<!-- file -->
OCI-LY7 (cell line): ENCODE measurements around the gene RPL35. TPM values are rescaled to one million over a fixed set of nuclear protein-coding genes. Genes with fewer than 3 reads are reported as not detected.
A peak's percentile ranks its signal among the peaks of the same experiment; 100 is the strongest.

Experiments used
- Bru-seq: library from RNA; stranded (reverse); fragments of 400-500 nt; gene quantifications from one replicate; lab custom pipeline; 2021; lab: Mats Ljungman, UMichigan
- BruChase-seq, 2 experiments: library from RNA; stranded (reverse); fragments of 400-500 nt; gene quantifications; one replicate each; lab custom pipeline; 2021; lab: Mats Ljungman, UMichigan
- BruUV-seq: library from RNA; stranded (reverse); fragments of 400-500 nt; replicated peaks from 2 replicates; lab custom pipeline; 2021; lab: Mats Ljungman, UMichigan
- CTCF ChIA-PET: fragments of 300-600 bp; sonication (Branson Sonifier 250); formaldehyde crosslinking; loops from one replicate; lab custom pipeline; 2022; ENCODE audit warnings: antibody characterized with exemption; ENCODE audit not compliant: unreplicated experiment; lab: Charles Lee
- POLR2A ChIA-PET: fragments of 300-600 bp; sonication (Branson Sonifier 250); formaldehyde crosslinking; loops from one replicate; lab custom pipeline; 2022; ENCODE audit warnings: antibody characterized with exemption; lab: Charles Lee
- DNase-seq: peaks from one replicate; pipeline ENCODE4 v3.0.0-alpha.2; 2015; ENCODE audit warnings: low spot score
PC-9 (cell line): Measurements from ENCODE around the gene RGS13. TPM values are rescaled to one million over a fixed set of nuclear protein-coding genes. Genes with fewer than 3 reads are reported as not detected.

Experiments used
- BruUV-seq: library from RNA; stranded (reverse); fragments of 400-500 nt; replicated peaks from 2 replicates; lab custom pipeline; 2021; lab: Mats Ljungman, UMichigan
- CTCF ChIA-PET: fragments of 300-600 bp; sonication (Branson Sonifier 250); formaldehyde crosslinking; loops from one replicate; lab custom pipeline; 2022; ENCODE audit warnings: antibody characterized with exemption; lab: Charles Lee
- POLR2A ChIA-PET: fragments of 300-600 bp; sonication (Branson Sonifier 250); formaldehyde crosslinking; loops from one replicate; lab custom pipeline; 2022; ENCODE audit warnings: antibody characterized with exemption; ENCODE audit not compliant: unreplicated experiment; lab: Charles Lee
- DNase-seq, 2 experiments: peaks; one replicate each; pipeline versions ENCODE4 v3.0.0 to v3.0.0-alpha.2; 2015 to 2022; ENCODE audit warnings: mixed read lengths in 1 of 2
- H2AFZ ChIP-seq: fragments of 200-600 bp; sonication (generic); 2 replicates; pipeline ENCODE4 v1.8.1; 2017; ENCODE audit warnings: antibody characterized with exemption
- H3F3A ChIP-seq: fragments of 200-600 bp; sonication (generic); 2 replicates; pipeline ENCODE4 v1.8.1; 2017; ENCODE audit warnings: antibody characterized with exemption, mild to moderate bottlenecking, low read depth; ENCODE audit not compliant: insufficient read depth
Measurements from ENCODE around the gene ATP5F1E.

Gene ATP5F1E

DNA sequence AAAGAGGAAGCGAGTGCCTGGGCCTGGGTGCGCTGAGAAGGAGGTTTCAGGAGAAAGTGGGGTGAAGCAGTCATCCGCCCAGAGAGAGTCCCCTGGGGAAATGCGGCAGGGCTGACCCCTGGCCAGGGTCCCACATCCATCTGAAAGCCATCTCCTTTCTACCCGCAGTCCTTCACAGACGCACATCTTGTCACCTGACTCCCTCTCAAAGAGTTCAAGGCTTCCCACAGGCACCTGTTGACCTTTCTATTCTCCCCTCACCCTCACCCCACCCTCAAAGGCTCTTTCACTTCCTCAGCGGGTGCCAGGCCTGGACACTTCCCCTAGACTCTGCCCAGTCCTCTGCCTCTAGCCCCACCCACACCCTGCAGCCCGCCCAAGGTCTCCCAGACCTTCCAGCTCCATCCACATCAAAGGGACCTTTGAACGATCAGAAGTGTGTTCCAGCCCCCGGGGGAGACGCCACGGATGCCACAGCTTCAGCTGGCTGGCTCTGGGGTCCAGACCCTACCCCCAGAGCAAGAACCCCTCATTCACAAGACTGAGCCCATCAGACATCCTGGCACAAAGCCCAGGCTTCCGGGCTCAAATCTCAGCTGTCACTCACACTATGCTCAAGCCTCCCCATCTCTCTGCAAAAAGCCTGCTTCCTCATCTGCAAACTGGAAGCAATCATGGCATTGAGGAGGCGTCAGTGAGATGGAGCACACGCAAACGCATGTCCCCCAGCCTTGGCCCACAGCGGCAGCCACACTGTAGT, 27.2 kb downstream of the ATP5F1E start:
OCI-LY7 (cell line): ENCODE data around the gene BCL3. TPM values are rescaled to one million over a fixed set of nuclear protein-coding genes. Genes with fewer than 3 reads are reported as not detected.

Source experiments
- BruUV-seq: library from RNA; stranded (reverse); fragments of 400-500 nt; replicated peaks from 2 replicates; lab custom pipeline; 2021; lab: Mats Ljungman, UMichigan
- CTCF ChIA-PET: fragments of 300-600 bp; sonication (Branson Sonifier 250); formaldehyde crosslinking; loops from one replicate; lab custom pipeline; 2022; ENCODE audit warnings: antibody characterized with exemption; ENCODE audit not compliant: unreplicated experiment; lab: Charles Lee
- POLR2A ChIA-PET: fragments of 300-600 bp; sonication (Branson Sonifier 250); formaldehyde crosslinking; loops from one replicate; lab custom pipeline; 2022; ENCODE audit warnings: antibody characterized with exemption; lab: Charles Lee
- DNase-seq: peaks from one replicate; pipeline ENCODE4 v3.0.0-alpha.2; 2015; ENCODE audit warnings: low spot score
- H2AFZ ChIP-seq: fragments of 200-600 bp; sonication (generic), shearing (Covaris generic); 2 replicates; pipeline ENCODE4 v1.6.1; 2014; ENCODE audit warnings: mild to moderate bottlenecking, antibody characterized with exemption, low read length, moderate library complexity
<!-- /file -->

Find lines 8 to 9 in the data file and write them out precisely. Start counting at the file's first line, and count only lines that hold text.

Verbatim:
- POLR2A ChIA-PET: fragments of 300-600 bp; sonication (Branson Sonifier 250); formaldehyde crosslinking; loops from one replicate; lab custom pipeline; 2022; ENCODE audit warnings: antibody characterized with exemption; lab: Charles Lee
- DNase-seq: peaks from one replicate; pipeline ENCODE4 v3.0.0-alpha.2; 2015; ENCODE audit warnings: low spot score